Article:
by Kate S. Zalzal Thursday, July 14, 2016
About 8 million years ago, what is now the Snake River Plain of southern Idaho ripped open in a catastrophic super-eruption that spewed roughly 1,900 cubic kilometers of lava and ash across thousands of square kilometers. New research, based on field studies and geochemical analyses of rocks collected on the plain, shows that this eruption was just one of many massive mid-Miocene volcanic events arising from the Yellowstone hot spot. The work also provides a window into the complex and evolving mantle-crust interactions that have occurred as the North American Plate has moved westward over the hot spot.
The Yellowstone-Snake River Plain volcanic province has long been a focus of research due to its position above the proposed intraplate hot spot, its frequent and voluminous eruptions, and the unusual chemistry of the materials erupted. However, the number and size of eruptions, the physical mechanisms behind these eruptions, and their distinct isotopic signatures remain poorly understood.
Scientists had previously described broad eruption relationships in the Yellowstone-Snake River Plain based on known units of rhyolitic magma, “but we wanted to try to constrain precise, individual eruption layers,” says Thomas Knott, a geochemist at the University of Leicester in England and lead author of the new study, published in the Geological Society of America Bulletin. Rhyolitic magma is enriched in silica, contains more water and gas, and is more viscous than basalt and most other magmas; the combination of high viscosity and volatile concentrations contributes to the explosivity of rhyolitic eruptions.
Knott and his team collected samples of ancient lavas from incised canyons and from a new borehole near the Cassia Hills of southern Idaho. After analyzing the samples to characterize the rocks' chemistry and geochronologic and paleomagnetic signatures, and correlating the fallout from different eruptions across large distances, the team identified evidence for 12 explosive rhyolitic eruptions that took place in the vicinity of the hills between about 11.3 million and 8 million years ago. That reduces the number of eruptions thought to have occurred from the Yellowstone hot spot in the mid-Miocene.
Although there might have been fewer eruptions, the work “highlights that these eruptions may have been much larger than previously thought,” says Ben Ellis, a volcanologist at ETH Zürich in Switzerland who was not involved with the study.
With the refined eruption stratigraphy in place, Knott and his team considered questions regarding large-scale magmatic dynamics unique to this type of intraplate volcanism. Studying the major- and trace-element geochemistry of the deposits, they identified three successive cyclic trends characterized by high-silica magmas becoming progressively less silica-rich. This changing geochemistry “gives us a wonderful window into the structure of a thick continental plate and how it interacts with a hot spot … we don’t really get that information in this detail anywhere else on the globe,” Knott says.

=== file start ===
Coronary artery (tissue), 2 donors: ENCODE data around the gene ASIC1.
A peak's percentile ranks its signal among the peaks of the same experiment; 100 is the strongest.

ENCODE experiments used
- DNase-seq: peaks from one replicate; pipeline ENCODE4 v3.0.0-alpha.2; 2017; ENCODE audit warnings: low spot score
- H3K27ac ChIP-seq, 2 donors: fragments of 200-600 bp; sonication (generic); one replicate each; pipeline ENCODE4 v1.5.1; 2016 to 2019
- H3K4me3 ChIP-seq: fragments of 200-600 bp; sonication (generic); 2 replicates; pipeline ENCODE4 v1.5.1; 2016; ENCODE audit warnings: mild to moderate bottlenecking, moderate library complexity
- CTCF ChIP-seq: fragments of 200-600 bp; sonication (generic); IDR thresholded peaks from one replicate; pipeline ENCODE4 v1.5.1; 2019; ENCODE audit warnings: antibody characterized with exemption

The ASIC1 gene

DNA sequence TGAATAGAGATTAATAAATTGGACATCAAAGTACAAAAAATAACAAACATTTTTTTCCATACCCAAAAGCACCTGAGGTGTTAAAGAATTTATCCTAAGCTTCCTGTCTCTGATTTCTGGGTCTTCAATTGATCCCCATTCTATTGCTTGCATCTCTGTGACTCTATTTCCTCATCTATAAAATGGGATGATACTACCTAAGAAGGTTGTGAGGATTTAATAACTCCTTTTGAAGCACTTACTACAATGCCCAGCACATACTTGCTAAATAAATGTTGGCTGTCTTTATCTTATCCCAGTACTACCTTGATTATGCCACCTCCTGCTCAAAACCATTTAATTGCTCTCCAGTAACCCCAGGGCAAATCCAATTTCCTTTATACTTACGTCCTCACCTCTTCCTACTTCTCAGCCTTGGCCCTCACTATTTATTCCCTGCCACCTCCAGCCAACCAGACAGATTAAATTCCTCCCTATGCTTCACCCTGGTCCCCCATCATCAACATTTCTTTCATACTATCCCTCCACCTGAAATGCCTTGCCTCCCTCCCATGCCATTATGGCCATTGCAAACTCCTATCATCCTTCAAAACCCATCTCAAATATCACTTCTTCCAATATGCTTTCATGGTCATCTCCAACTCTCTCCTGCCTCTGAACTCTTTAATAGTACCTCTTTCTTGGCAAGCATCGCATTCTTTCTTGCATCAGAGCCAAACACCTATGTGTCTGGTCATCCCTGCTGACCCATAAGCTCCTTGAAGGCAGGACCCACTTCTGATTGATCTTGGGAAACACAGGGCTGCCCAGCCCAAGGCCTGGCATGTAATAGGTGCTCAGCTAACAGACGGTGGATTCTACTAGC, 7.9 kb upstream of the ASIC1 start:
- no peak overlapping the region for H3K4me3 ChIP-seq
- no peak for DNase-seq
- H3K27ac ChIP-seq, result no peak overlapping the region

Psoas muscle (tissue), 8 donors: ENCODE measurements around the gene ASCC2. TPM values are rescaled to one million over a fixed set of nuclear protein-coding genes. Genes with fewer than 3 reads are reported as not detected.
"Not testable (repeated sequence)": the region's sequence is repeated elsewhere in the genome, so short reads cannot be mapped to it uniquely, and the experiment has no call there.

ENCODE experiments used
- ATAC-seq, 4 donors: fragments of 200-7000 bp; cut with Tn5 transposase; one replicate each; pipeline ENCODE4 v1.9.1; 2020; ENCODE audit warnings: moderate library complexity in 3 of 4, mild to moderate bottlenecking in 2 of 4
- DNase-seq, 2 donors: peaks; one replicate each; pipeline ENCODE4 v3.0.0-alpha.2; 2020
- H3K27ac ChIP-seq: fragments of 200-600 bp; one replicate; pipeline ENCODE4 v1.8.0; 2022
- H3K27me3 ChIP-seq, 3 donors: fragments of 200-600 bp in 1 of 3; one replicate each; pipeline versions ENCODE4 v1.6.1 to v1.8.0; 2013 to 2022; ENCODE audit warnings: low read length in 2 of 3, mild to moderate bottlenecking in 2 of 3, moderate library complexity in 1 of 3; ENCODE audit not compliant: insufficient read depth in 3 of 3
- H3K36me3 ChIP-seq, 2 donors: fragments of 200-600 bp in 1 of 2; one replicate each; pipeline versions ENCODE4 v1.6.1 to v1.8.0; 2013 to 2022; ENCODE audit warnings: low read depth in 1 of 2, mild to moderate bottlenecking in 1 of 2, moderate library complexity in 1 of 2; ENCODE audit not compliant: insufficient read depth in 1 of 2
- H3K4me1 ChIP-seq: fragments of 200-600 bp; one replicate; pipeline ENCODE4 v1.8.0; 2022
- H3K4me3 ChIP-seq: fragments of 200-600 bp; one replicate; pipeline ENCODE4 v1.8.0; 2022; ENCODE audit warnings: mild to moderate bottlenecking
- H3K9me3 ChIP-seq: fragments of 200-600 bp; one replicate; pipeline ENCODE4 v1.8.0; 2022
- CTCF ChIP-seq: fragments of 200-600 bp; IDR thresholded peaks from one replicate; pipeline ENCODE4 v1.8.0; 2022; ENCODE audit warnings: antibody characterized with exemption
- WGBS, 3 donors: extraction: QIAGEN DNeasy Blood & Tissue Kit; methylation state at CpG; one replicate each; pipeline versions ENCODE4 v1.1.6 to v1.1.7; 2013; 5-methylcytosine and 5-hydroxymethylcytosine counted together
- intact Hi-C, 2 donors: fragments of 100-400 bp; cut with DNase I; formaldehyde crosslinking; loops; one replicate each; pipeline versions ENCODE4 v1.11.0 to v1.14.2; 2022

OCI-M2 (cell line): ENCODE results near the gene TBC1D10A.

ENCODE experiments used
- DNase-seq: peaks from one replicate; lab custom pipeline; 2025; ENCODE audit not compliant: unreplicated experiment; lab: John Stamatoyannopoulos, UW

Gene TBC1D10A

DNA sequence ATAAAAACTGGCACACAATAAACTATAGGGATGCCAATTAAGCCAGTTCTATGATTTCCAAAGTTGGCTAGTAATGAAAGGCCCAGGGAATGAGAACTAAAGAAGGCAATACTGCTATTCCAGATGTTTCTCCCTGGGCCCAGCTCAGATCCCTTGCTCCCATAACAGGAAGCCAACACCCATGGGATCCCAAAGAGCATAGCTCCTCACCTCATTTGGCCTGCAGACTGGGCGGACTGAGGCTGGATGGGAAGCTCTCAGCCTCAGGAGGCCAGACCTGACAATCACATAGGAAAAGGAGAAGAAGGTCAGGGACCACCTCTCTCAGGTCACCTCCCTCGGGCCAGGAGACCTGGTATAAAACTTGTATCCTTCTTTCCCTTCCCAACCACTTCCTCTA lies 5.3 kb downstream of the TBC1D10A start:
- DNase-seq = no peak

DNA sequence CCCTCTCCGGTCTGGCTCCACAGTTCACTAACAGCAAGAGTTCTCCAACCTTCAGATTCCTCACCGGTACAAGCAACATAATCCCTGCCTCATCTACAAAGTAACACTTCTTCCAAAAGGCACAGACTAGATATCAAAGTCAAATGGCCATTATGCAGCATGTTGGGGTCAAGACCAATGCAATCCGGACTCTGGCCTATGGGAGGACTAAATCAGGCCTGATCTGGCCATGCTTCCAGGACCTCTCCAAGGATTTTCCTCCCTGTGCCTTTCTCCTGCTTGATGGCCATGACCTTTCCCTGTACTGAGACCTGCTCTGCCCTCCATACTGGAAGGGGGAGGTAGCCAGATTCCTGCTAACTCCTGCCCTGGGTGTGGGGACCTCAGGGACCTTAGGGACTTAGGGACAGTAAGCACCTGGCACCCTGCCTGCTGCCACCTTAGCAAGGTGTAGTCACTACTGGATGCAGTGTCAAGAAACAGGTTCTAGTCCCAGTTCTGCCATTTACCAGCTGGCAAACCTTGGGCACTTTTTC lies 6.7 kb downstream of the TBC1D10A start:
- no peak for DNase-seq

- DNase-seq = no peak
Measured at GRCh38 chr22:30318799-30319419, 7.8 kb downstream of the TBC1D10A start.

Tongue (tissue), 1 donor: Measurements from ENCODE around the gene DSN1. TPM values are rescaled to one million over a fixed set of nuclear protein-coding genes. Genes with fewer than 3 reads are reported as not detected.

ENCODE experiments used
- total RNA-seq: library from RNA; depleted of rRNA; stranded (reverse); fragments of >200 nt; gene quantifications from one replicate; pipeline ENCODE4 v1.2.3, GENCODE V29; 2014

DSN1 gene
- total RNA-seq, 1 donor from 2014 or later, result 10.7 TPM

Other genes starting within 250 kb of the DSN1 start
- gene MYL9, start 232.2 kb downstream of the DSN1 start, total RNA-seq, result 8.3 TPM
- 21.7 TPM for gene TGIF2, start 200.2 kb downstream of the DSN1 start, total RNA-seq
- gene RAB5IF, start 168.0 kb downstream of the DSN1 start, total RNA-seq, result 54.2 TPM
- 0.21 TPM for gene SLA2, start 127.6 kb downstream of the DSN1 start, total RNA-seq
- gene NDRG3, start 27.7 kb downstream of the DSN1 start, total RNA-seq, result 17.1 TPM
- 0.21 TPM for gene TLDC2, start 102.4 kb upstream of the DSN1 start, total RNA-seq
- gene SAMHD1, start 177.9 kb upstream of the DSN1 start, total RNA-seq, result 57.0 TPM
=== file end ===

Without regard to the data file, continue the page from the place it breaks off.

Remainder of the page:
At the beginning of a cycle, Knott explains, “the hot spot brings up the mantle basalts and, importantly, provides the thermal energy needed to heat and melt the crust, which creates the more silica-rich melts.” As these early melts cool in upper crustal reservoirs, silica-poor minerals that crystallize at higher temperatures form — a process called crystal fractionation — leaving the remaining liquid magma rhyolitic in composition and enriched in silica. As the system progresses, fractionation in the crustal reservoirs slows and new injections of mantle-derived basalts mix with the rhyolitic melt and dilute its silica content. The system resets when the tectonic motion of the North American Plate redirects flow from the hot spot into fresh silica-rich crust.
Similar melt evolution cycles are well preserved in the present-day Yellowstone system, so there “may be a recurrent theme in these large volcanoes,” Ellis says. Additional study of the extent and geochemistry of these ancient lavas — including the signatures of radiogenic isotopes in them, for example — could offer added insight, he says. “There is the potential for the Yellowstone hot spot track to reveal even more huge eruptions,” Ellis says, “and the ability to characterize a unit to this level of detail is extremely important.”
Knott says the current work highlights how eruption geochemistry is intrinsically linked with the evolving structure of the crust. The large volumes of volcanic material produced and brought to the surface potentially thinned and loaded the Snake River Basin, causing it to subside, meaning these eruptions were “fundamentally changing the structure of the crust at the same time they were interacting with it,” he says.
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